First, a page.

Earlier Delhi 'tested' a CNG-Electric hybrid bus manufactured by Tata in 2010. But nothing came of out that exercise. It remains to be seen if, BMTC will actually procure these cool electric buses and add them to its fleet.
This is a baby step towards sustainable mass transit, which could save huge money on oil imports and cleanup the air in our cities.
- The BYD bus has a battery pack that can store 324 kWh of energy. Just for comparison, the Mahindra e2o electric car uses a 10kWh battery pack. A bus needs a lot of energy, due to its mass and this pack certainly provides that.
- The BYD bus uses a Lithium iron phosphate battery (LiFePO4), which has lithium iron phosphate (LiFePO4) as the cathode material. General Lithium Ion batteries found in electric cars have lithium cobalt dioxide (LiCoO2) as the cathode material. The Lithium-iron phosphate battery has edge over the Li-ion battery as It has superior chemical and thermal stability. A Lithium-iron phosphate battery remains cool at room temperature while the Li-ion may suffer thermal runaway and heats up faster under similar charging conditions.
However the disadvantage of Lithium iron phosphate battery is that the energy density (energy/volume) of is around 14% lower than that of a new Li-Ion battery pack.
But the BYD bus has enough space to add more battery packs for its energy needs.
- A range of 250 km per charge. BMTC plans to operate the bus on trial basis for three months between Kempe Gowda bus depot and Kadugodi. The bus can make about eight trips on the route, with a full charge.
- 6 hours to fully charge the battery pack
- Top speed of 96 kmph
Apparently the BMTC will test the bus for 3 months and then take a decision on purchasing the bus.The cost of 2.7 Cr per bus is expensive. They should consider looking at other manufacturers too. Apparently the Volvo bus costs around 1.5 Cr (But it also has lesser range).
Whatever decision the BMTC makes, in the long term these buses will definitely save money and help reduce out dependence on imported oil which are paid in Dollars.
The BYD bus will run 250 km per charge and will cost just Rs 1620 (325 kWh battery pack and electricity at Rs 5 per unit). No oil based bus can provide that kind of economy. The best option would be to install Solar Panels on the bus terminals and you have clean, free energy powering our mass transit.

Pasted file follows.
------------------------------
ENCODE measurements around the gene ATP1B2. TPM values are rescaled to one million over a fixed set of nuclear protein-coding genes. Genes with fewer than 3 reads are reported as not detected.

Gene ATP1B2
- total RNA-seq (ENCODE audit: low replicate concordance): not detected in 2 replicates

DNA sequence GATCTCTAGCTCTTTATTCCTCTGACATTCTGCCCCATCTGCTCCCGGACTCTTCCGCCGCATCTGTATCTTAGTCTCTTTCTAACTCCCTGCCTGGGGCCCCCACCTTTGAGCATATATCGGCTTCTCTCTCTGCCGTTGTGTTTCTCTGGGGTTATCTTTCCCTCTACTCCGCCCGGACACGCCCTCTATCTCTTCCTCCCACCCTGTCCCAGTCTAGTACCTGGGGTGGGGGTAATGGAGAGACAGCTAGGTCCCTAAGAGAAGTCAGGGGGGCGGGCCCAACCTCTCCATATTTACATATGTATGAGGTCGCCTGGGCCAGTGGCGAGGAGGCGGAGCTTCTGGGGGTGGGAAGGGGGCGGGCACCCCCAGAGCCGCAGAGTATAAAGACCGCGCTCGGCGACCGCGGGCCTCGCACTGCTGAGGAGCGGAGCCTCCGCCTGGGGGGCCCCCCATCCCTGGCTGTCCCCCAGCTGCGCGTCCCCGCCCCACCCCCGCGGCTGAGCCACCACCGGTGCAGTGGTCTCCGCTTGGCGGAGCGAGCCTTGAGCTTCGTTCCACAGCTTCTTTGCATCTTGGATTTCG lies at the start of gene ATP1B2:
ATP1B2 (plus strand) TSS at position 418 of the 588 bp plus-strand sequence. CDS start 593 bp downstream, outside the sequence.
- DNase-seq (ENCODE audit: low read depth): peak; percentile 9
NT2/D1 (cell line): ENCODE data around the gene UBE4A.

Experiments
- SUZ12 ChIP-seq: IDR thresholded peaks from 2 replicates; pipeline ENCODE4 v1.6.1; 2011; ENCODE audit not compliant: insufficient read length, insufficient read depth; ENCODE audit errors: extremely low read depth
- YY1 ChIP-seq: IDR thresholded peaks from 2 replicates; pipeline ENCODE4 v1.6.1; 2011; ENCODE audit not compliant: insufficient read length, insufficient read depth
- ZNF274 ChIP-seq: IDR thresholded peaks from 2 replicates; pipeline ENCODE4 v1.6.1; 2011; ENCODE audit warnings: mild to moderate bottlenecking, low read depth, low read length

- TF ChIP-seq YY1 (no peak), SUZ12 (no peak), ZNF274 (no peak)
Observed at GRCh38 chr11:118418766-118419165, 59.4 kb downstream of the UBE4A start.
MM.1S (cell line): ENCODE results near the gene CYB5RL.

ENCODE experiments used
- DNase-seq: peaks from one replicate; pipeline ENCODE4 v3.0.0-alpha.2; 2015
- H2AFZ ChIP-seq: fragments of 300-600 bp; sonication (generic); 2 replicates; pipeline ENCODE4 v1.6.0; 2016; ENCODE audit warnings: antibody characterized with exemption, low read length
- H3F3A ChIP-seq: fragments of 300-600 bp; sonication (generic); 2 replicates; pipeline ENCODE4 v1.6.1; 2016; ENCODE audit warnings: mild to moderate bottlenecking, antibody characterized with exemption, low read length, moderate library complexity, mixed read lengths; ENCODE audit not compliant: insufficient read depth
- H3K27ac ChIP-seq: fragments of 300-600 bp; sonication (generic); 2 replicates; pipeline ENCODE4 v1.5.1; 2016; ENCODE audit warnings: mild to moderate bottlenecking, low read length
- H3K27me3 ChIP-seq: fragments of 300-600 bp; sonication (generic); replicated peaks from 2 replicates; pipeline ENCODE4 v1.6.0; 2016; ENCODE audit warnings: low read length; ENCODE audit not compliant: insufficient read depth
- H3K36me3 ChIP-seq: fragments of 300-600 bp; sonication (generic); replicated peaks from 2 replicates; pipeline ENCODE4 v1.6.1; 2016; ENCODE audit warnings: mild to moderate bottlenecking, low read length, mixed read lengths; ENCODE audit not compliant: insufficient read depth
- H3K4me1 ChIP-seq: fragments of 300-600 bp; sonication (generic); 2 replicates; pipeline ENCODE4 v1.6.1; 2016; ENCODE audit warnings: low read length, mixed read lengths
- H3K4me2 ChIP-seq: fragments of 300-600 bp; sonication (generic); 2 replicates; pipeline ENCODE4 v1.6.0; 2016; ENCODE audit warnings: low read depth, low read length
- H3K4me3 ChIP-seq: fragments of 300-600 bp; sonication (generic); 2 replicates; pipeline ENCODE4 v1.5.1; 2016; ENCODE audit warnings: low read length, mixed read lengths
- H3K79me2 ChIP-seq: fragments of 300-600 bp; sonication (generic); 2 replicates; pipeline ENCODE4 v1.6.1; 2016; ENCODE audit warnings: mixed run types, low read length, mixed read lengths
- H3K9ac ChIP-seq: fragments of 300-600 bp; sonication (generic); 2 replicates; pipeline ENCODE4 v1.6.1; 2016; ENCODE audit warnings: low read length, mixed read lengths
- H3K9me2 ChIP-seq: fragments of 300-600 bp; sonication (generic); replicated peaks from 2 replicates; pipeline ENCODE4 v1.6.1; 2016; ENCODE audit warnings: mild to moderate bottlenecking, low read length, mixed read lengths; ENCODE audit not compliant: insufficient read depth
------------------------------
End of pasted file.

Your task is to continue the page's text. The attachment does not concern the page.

A Bus travelling 100 kms would consume 25 liters of Diesel. The cost of a liter of diesel in 2014 is Rs 58. Assuming, it goes around 250 kms every day, it will need 62.5 liters of diesel per day. The cost of this is:
Rs 58 x 62.5 = Rs 3,625 per day
Rs 3,625 x 30 days = Rs 108,750 per month
Rs 3,625 x 365 days = 13,23,125 per year.
If using Solar Panels, an electric Bus can save Rs 13.23 Lakh each year then 100 electric buses can save Rs 13,23,12,500. If these 100 buses charge from the grid it will still save about 13,00,00,000 per year.
If 1 electric bus can save Rs 13 Lakh each year then 100 electric Buses can save Rs 13 Crore 23 Lakhs per year. As the diesel price increases the bus will keep saving more and more!
We would advice the transport minister of Bangalore to blindly place an order of 100 BYD buses, if the tests are successful.
Many European cities have these too. A bus has a fixed route, so this is an ideal option. All that is needed is the infrastructure of the poles and the electric cables.
This system can be introduced in our cities at the fraction of the cost as compared to the battery based electric buses. This also eliminates the need for 'wait time' during charging.
But given the chaotic nature of Indian roads, its extremely challenging to develop a trolley system here.
Indian cities are chocking with vehicle pollution. We are glad to see Bangalore test these zero emission buses. Hope other cities test these too!
These zero emission buses will ensure our children will breathe clean air in our cities.